Drupal Enters the Murky World of D.C. Politics

Posted by Zachary on October 29, 2009

"Methought I heard him think, 'Ay! I am fairly out and you are fairly in! See which of us will be the happiest!'" — John Adams, describing what he believed George Washington was thinking upon retirement

The Drupal world has been abuzz, of late, mostly owing to the news that Whitehouse.gov, one of the many online mouthpieces of President Obama's administration, has been moved to Drupal. Indeed, this has been hailed as a victory for all open-source technologies, and one outlet after another has offered mostly pleasing remarks about the switch.

But you can't please all the people, all the time in politics—or in web development, incidentally—and the announcement has engendered the type of public criticism the Drupal community isn't really used to. In this case, Chris Wilson, an assistant editor at Slate, took a few good swipes at our CMS of choice and called the White House's move a "political disaster waiting to happen."

We're probably biased, but that sounds a bit melodramatic. Still, we're good sports, so let's take an objective look at his objections:

Platform: Drupal knows best.

Wilson's point is that Drupal is paternalistic and prevents the average administrator from adding elements (such as Javascript) that he apparently views as benign. To be honest, we need not address whether tossing in some random scripts can cause serious harm to a site (Answer: It can. Ok, so we addressed it.). The simple truth is that Wilson's ire is misplaced, for a couple of reasons.

For one, what a given user is allowed to do on a Drupal site is set (and expanded/retracted) through robust user permissions and roles. If you can't wantonly add potentially crippling elements, it's because someone who probably knows more than you forbade it—that's a benefit, not a drawback. Likewise, I'm pretty sure the White House cleaning crew doesn't have a skeleton key that grants unfettered access to every room in the joint, bunkers included.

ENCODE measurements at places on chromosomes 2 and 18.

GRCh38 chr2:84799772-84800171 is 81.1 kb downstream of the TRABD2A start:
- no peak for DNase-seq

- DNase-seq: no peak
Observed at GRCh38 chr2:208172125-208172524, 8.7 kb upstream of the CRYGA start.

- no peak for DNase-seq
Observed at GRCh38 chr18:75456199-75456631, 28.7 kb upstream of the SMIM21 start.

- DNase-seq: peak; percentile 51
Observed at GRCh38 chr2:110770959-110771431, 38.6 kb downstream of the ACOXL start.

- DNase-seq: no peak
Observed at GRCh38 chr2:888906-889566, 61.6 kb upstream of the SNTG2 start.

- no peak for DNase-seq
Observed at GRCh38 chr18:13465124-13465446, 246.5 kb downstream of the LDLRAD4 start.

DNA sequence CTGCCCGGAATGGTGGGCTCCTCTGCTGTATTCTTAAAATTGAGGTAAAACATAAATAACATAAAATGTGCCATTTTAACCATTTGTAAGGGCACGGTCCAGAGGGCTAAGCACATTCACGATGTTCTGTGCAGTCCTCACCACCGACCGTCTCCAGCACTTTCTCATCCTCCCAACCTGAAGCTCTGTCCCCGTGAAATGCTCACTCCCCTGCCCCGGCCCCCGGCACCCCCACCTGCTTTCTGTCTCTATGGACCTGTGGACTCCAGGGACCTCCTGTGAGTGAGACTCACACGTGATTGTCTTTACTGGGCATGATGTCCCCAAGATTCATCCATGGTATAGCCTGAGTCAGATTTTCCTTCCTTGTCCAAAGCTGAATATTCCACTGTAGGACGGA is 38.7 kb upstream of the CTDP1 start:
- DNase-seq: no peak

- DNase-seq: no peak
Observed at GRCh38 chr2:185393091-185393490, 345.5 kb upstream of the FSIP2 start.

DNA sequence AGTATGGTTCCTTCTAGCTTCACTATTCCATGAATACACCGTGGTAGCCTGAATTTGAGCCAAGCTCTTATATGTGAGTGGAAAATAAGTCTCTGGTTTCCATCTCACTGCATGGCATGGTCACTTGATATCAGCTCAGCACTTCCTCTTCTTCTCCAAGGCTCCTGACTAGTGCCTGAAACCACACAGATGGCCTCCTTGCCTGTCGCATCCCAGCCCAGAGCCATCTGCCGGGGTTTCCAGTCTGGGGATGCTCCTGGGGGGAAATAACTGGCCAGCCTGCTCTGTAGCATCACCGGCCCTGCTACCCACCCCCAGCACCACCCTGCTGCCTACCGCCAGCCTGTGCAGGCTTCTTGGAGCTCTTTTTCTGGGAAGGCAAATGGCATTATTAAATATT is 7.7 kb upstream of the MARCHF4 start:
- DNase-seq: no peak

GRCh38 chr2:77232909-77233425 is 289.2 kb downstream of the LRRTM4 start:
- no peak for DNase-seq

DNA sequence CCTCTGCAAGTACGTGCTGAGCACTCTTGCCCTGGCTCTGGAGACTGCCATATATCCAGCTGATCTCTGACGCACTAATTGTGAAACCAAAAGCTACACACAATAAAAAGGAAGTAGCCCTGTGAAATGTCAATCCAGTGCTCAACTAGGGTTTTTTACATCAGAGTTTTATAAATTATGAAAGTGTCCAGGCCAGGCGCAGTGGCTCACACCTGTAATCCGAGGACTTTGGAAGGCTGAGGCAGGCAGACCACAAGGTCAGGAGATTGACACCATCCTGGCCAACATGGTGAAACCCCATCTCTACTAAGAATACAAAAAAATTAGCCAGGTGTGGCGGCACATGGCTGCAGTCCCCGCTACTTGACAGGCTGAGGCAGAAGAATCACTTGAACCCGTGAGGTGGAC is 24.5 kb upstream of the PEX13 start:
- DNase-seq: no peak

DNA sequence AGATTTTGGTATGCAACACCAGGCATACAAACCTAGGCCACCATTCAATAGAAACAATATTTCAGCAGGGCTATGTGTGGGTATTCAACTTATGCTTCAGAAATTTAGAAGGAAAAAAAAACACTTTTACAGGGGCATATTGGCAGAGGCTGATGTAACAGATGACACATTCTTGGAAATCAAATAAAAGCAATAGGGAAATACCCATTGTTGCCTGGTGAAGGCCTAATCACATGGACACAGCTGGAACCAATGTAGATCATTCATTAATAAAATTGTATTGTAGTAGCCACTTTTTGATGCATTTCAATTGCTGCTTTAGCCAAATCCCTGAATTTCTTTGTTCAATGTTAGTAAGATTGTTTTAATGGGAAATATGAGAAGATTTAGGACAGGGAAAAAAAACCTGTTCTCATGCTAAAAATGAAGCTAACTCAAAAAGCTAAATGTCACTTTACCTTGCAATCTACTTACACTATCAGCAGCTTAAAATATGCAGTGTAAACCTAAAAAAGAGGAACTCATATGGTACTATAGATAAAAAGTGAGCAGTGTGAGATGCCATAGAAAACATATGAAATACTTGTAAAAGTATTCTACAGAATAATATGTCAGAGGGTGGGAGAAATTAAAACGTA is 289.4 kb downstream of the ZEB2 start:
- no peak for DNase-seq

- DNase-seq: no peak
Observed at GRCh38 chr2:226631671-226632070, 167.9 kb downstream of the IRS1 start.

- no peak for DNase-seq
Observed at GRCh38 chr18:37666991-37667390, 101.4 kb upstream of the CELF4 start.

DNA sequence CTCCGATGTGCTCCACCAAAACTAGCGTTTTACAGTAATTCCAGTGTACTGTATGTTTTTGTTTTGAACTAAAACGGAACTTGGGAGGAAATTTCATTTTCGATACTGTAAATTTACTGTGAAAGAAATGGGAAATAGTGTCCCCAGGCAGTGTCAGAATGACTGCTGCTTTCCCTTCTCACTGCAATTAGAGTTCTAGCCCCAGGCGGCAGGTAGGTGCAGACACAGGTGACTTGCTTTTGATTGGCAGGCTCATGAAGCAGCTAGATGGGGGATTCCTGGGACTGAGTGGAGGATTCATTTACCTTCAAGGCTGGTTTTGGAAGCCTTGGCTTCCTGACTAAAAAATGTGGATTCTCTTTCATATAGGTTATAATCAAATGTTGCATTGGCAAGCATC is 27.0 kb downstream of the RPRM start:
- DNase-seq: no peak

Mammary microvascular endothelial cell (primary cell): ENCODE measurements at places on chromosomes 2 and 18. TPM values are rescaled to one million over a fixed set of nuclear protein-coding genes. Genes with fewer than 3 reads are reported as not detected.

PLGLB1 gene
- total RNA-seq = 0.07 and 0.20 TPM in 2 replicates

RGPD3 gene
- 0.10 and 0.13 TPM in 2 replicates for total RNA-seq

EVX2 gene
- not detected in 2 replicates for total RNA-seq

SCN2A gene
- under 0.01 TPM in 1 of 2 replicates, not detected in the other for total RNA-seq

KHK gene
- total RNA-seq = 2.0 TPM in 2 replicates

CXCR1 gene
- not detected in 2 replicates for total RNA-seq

Platform: Drupal is impenetrable.

The complaint here is that Drupal has a steep learning curve. To support his assertion, Wilson points to a couple of studies that explored usability difficulties. Aside from the non sequitur caused by extrapolating such a wide-ranging claim from only two studies, it appears Wilson didn't see the forest for the trees.

The author of the first study explained (and reiterated in his discussion of Wilson's piece) that his focus was on those installing Drupal, something the overwhelming majority of content administrators won't be doing. The second study used only eight participants, and the results are actually being used to improve the administration interface.

Platform: Drupal hates change.

What he really means is "People don't like upgrading or applying patches." Apparently, Wilson believes security improvements are a liability, not an asset, and that Drupal upgrades always invite disaster or, alternatively, inaction. One wonders if he uses a Windows computer.

As an open-source project, Drupal has thousands of committed developers working to improve the software. Because all issues relating to security, usability, platform stability, and project advancement are discussed in an open forum, solutions come quicker and are, typically, more diverse and more effective. The alternative is a closed system that relies on the ingenuity and goodwill of a limited set of people who have a larger profit motive. We'd pick too much change over too little.

Platform: Drupal is disorganized.

Here, Wilson laments that Drupal doesn't display content in a Windows-like hierarchy of folders and files, relying instead on a content list he describes as "nightmarish" because you "have to search" for everything. First off, he's wrong: Drupal's content list can be filtered in a number of ways, which makes navigating your content quite snappy.

More importantly, we tend to think this method is more efficient, as you don't have to remember where you parked something—and go poking around dozens, or hundreds, of folders if you forget.

Platform: Drupal is righteous.

In this case, I see Wilson's point; Drupal, like many open-source projects, has its fanatics. Then again, so do some well-known proprietary systems. Personally, I worship at the altar of Mac every day, and I routinely slay and consume the carcasses of those who dare use Windows.

Levity aside, who cares? One of the advantages of employing open-source technology is the freedom to fire a development team that consists of snobbish fanboys and hire another that's humble and helpful. In most cases, the new team should be able to pick up where the previous left off, which could save you from having to start from scratch.

Is Drupal perfect? Is it the best solution for every web marketing or communication need? No, and no. There are legitimate criticisms of any platform. These just aren't all that legitimate. But that's par for the course in national politics. Welcome to the big leagues, Drupal.

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